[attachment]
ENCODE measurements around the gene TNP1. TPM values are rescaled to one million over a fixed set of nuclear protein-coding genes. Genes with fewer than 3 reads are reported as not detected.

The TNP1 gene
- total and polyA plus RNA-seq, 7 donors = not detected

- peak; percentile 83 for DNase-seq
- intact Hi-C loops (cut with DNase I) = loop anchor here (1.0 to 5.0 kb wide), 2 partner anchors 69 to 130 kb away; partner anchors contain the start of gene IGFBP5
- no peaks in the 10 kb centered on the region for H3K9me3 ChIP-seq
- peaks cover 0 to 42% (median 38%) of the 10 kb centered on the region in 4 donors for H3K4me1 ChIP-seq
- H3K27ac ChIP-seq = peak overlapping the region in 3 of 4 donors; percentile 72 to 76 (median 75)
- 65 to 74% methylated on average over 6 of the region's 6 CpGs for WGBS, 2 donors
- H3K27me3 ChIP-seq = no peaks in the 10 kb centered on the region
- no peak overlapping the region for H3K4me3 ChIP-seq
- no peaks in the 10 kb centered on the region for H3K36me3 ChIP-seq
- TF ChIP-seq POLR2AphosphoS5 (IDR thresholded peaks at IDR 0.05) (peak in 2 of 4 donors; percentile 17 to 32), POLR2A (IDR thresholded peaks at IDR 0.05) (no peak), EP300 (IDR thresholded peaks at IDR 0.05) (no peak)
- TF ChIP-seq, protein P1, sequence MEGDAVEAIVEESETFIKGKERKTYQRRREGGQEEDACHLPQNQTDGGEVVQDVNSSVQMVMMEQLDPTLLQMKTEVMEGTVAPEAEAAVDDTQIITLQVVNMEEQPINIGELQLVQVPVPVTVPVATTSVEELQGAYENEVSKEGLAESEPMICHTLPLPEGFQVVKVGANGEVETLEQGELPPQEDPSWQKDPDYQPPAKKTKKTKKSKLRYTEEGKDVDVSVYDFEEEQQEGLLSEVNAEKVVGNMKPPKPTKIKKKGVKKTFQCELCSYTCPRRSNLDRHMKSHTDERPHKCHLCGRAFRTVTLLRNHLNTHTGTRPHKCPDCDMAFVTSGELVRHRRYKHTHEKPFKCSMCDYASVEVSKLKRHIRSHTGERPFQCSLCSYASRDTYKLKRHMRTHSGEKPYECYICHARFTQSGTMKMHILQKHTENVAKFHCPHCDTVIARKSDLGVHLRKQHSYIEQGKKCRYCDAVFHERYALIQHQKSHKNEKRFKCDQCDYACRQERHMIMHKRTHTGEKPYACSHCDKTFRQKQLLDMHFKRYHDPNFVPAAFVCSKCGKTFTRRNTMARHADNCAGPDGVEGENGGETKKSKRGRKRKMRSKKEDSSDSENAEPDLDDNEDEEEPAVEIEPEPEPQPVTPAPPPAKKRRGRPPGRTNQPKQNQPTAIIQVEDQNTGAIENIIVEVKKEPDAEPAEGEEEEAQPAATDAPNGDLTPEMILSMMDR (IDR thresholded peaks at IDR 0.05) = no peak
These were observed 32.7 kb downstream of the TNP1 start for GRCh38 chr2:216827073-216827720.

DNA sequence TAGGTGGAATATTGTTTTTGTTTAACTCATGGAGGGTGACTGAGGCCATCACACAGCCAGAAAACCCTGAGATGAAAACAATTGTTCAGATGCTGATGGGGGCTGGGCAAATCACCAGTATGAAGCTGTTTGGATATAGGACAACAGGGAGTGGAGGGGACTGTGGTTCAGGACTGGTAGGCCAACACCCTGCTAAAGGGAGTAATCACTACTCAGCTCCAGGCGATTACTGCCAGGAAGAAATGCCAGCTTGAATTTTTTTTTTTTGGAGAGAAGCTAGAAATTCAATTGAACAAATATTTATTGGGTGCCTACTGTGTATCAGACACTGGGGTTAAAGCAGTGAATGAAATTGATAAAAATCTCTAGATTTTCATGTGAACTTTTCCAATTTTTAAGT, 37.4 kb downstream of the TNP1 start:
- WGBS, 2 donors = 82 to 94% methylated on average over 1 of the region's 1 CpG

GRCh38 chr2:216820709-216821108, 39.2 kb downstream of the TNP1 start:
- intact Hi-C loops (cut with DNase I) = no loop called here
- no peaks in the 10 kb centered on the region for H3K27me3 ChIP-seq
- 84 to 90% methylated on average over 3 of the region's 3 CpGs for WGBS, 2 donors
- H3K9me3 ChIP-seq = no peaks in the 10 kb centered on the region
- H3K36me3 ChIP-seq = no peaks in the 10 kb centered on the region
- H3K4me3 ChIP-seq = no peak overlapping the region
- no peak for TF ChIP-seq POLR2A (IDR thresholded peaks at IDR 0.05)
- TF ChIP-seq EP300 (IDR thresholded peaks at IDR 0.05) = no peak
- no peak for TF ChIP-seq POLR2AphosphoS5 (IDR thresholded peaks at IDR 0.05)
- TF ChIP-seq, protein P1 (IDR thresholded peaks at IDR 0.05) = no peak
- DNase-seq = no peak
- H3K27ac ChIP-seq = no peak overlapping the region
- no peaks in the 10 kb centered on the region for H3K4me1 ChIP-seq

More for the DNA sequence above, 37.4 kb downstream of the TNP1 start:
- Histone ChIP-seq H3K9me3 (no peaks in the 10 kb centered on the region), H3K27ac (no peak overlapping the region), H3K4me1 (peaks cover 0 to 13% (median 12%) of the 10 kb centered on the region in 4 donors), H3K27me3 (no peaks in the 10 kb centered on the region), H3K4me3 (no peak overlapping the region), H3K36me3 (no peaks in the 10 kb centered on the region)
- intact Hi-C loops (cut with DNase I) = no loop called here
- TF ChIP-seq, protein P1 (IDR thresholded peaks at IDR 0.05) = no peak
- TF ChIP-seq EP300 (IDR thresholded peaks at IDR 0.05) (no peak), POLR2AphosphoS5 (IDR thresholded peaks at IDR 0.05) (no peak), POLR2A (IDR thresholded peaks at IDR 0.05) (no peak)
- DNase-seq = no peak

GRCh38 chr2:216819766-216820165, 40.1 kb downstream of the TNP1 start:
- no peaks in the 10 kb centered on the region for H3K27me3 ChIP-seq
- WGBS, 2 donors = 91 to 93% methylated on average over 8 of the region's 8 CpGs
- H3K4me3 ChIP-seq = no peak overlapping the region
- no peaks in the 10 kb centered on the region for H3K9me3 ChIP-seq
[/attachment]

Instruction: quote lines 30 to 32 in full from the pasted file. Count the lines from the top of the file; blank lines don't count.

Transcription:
- H3K27ac ChIP-seq = no peak overlapping the region
- no peaks in the 10 kb centered on the region for H3K4me1 ChIP-seq

More for the DNA sequence above, 37.4 kb downstream of the TNP1 start: